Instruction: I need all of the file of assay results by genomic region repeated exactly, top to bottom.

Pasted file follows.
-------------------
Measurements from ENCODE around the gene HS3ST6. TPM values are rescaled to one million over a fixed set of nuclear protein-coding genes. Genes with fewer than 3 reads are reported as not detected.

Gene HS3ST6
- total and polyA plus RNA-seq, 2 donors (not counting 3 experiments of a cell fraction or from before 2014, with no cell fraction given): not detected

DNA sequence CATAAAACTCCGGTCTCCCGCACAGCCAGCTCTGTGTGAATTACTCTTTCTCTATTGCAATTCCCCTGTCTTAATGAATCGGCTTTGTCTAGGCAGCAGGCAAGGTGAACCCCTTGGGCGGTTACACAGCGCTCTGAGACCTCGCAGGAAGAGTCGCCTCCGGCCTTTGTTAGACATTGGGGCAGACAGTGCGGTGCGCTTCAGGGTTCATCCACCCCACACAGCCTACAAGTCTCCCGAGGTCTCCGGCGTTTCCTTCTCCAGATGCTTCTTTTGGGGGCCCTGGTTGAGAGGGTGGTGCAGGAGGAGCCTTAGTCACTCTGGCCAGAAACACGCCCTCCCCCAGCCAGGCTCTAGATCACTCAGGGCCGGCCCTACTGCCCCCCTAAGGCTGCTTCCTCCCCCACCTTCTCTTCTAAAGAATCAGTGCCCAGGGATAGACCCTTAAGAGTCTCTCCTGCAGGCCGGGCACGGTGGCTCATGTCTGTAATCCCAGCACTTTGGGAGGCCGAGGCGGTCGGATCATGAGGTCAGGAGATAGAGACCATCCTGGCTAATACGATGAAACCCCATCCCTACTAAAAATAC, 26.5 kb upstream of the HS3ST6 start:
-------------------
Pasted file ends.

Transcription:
Measurements from ENCODE around the gene HS3ST6. TPM values are rescaled to one million over a fixed set of nuclear protein-coding genes. Genes with fewer than 3 reads are reported as not detected.

Gene HS3ST6
- total and polyA plus RNA-seq, 2 donors (not counting 3 experiments of a cell fraction or from before 2014, with no cell fraction given): not detected

DNA sequence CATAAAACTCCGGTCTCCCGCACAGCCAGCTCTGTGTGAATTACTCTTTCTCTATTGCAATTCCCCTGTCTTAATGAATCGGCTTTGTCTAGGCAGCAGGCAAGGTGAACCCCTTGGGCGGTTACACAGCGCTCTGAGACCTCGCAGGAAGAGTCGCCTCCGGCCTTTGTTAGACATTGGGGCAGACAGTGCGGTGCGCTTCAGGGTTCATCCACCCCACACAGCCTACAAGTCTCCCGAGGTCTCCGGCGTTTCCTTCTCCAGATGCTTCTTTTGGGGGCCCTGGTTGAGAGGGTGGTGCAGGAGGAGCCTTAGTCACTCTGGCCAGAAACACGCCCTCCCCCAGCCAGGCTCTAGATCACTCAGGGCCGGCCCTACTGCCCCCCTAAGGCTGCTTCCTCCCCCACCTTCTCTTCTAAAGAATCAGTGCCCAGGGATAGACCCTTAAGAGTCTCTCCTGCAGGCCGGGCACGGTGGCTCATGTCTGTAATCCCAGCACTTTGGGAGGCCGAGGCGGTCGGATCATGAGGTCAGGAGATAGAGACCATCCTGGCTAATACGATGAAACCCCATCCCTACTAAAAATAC, 26.5 kb upstream of the HS3ST6 start: